In 1820, an upwardly mobile carpenter named Isaiah Davenport designed a 6,800-square-foot Federal-style home to live in with his wife, children, and slaves. After his death, Davenport’s wife turned the stately brick house into a boarding house, though it later devolved into a run-down tenement—until the Historic Savannah Foundation saved the landmark when it was threatened with demolition in 1955. The organization’s award-winning preservation, their very first effort, jumpstarted an organized preservation movement that spread across the entire port city.
Today, the Davenport House Museum’s rooms are filled with antique furniture from the 1820s, acquired after careful research relying on estate inventories and detailed artist renderings of long-ago games of musical chairs. These period-accurate tables and chairs join ceramics, textiles, and books to form the museum’s collection of about 500 historical items. Behind the home, where a carriage house, garden, and privy once stood, a garden designed by renowned landscape artist Penelope Hobhouse flourishes. After walking among its flowers, visitors can drop by the museum shop to pick up jams and jellies, books about Savannah, and reproductions of early 19th-century items.
For more than 40 years, British expats Wally and Doris welcomed guests into Wally’s Sixpence in Savannah, where Wally would talk their ears off and Doris would feed them with lunch she’d prepared in her home kitchen. In 1999, two men who considered Wally’s their favorite watering hole took it over. They renamed it Six Pence Pub, renovated the interior, and converted the menu to a full array of English and American comfort food. The success of bread bowls brimming with Guinness-stout-marinated beef tips and classic reuben sandwiches has enabled the duo to launch another two locations. Although each pub has its own menu, they all pay homage to the Queen’s country with steaming shepherd’s pies, bangers and mash, and more than a dozen sandwiches. On-tap brews, bourbon, or single malt scotches help evenings pass more enjoyably than a staring contest with a Kit-Kat clock.
Each location’s atmosphere is unique: in Savannah, diners can lounge among plants on the patio or perch at a glossy wood bar guarded by unfurled British flags. In Fort Mill, guests know they’re at the right place when they see the unmistakable cherry red of a British telephone booth outside.
Each of YMCA of Coastal Georgia's branches remains true to its lasting mission of physical and social enrichment for men, women, and kids of all ages. Staff members uphold the YMCA’s core values of honesty, caring, responsibility, and respect as they invest in their community’s children and strengthen family bonds critically weakened by overzealous games of Monopoly. They pump up adult fitness regimens with aquatic fitness and boot-camp classes, basketball courts, and personal-training sessions. They’ve also filled their fitness centers with free weights, cardio equipment, and weight machines. When they’re not helping adults trim down waistlines during Brazilian-jujitsu, cycling, and aerobics classes, staff members are getting back in touch with their inner children. They stimulate imagination, mental development, and growth as they lead children’s day camps, after-school programs, and dance classes.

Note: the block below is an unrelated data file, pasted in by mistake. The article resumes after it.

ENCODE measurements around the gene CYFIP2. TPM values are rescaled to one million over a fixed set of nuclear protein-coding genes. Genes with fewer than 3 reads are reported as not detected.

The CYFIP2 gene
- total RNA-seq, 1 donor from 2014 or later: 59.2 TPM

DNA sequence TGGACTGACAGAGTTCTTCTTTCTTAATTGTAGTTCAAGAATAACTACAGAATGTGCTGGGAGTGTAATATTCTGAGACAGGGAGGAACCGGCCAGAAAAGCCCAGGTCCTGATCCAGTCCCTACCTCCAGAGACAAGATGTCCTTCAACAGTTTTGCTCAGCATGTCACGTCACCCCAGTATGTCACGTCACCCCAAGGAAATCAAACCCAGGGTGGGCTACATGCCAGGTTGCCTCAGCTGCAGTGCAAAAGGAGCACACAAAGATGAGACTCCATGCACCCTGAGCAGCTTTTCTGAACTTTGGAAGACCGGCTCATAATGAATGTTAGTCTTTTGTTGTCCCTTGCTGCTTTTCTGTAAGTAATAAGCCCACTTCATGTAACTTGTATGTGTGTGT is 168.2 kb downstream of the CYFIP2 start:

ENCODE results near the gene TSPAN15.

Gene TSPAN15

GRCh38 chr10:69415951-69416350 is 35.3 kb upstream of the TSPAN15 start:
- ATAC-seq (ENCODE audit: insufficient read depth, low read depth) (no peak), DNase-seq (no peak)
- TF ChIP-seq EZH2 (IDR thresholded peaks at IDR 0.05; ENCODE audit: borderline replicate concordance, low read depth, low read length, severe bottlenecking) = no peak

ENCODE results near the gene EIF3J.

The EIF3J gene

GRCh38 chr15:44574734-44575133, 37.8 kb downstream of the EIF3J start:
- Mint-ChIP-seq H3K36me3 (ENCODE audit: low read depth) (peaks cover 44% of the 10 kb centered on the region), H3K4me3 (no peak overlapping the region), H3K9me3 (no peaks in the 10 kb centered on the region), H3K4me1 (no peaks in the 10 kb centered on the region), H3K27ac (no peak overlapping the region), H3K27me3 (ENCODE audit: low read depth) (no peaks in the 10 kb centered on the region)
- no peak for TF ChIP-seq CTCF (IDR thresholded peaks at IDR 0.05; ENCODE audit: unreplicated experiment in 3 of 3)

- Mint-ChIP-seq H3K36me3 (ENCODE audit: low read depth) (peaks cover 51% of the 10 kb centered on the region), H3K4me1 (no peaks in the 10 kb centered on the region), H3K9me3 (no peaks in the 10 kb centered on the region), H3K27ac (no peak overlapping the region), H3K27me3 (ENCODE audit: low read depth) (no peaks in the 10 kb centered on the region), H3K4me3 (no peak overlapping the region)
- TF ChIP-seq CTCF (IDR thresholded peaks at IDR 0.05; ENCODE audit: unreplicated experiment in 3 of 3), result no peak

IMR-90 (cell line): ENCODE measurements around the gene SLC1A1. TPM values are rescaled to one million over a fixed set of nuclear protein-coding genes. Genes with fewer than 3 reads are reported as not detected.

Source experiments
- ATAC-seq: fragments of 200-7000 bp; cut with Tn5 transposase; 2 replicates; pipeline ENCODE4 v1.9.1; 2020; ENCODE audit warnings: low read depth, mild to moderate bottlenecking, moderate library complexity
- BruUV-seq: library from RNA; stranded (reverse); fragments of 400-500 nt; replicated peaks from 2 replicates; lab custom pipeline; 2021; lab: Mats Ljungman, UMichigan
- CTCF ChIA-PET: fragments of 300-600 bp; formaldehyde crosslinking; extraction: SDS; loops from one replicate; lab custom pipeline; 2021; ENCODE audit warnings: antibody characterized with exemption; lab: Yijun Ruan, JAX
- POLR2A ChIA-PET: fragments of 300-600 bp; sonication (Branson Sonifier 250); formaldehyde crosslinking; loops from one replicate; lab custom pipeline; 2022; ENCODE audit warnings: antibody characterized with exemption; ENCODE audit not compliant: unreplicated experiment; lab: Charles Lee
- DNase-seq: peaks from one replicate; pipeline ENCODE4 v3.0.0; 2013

Alonzo Boschulte remembers his own stage fright when he guides beginning students onto the dance floor. With years of training, he grew from an amateur to a certified ballroom teacher and professional competitor registered with the National Dance Council. At Savannah Ballroom Dancing, he strives to echo this journey by transforming total novices into confident twirlers.
Lessons in more than 15 varieties of Latin and ballroom dance occupy the school's floor space. With pupils ranging in age from 6 to older than 80, the instructors stress the importance of mixing private, group, and practice classes to expose everyone to different dance scenarios. They also laud the fitness benefits of learning to dance, which hones one's sense of rhythm and muscular strength more safely than being at the bottom of a vertical conga line.
The turrets of Star Castle climb high above Mall Boulevard, its drawbridge lowered to lead visitors into to a grand hall filled with treasure and adventure. Inside the 28,000-square-foot entertainment stronghold, children glide across a solid-wood skating surface, rolling around to top-40 hits and classic tunes spun by a resident DJ. Coats of arms and archways surround the rink and lead to other fun-filled chambers, including a video arcade where guests can test their skills on games both nostalgic and new and redeem tickets for prizes or sew them into giant ticket sweaters. As if that wasn't enough, the castle also contains a 4,000-square-foot laser-tag arena, where future knights engage in simulated battles beset by black lights and fog, all under the supervision of an arena attendant and any friends or family members who wish to watch from the spectator room.
Pines, magnolias, and centuries-old oak trees rise above the kempt grounds of Henderson Golf Club’s 18-hole, par 71 course, forming a scenic wreath around a club that embodies traditional Southern charm. Throughout the 6,700-yard course, spanish moss dangles from branches over thickets of native grasses, ponds, streams, and other wetland features that golfers traverse with the help of wooden footbridges or flotillas of buoyant golf bags. Players have more lenience to hone their swings through an open, links-inspired front nine before reining in their tee shots for the less-forgiving, tree-lined fairways of the second act. After rounds, golfers can head to Grille 19 and enjoy a sandwich or a burger from a brick-lined, pond-front patio or the cozy breakfast nook they built inside their driver's headcover.